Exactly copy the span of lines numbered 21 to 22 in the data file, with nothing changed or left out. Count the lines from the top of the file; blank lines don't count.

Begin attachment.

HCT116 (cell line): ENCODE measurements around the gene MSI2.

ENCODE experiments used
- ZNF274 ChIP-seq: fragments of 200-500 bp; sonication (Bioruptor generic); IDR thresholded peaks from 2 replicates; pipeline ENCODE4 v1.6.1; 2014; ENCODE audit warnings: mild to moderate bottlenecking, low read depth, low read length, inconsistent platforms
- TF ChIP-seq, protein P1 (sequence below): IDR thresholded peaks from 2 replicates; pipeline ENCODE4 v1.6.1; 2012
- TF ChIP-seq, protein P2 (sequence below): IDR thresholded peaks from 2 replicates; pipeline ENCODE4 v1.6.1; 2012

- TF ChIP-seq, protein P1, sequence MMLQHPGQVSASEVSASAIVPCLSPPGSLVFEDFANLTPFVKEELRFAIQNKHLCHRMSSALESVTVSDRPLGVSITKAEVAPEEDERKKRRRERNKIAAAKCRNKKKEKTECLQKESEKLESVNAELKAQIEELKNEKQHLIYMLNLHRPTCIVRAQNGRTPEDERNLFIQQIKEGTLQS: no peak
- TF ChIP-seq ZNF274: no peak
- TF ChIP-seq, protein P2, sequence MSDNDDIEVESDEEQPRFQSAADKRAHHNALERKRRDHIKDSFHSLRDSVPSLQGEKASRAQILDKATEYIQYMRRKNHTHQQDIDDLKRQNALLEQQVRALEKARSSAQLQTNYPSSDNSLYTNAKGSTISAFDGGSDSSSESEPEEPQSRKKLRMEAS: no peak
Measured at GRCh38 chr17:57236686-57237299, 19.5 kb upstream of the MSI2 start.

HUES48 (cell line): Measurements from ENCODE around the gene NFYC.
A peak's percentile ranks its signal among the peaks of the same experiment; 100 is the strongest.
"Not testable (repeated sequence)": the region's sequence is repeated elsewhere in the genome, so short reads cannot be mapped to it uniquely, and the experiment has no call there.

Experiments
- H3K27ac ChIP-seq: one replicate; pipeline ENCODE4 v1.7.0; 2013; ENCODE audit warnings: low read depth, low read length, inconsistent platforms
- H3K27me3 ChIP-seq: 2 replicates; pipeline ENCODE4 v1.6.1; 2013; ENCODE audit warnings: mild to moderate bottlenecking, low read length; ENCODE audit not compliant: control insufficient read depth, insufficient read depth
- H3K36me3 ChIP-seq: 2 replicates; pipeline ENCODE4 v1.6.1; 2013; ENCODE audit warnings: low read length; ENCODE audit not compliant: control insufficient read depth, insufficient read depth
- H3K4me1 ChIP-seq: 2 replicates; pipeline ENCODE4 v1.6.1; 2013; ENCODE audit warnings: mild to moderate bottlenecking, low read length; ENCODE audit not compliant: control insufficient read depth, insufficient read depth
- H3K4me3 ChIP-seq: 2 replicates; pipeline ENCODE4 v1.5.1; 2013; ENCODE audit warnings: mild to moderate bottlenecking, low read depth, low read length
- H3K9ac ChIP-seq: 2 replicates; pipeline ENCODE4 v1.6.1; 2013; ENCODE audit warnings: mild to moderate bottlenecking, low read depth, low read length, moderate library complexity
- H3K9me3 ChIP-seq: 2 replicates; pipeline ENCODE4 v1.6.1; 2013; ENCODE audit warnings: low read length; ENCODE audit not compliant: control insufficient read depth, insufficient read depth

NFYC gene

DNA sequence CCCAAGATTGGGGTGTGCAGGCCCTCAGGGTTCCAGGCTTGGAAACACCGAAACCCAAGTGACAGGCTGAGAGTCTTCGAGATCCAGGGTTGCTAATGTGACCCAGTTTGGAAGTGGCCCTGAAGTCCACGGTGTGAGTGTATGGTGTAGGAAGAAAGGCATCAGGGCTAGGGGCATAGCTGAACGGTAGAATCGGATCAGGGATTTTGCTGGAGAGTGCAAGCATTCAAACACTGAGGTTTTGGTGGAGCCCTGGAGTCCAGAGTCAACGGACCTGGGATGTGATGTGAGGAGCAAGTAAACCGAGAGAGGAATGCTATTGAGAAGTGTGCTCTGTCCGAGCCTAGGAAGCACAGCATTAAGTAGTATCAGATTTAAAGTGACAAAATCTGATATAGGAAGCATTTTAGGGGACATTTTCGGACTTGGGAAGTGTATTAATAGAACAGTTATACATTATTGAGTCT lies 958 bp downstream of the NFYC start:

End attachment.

NFYC gene

DNA sequence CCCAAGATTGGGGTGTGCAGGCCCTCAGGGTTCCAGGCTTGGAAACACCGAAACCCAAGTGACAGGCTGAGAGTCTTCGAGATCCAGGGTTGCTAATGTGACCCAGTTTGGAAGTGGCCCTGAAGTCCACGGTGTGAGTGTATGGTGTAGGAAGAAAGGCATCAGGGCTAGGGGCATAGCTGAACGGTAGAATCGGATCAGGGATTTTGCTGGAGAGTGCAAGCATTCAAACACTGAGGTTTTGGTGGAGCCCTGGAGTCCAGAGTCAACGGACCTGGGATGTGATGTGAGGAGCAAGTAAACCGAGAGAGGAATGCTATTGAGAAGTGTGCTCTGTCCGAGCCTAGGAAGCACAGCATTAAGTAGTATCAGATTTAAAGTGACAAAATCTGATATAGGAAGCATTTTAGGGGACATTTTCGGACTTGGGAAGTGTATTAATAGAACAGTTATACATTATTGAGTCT lies 958 bp downstream of the NFYC start: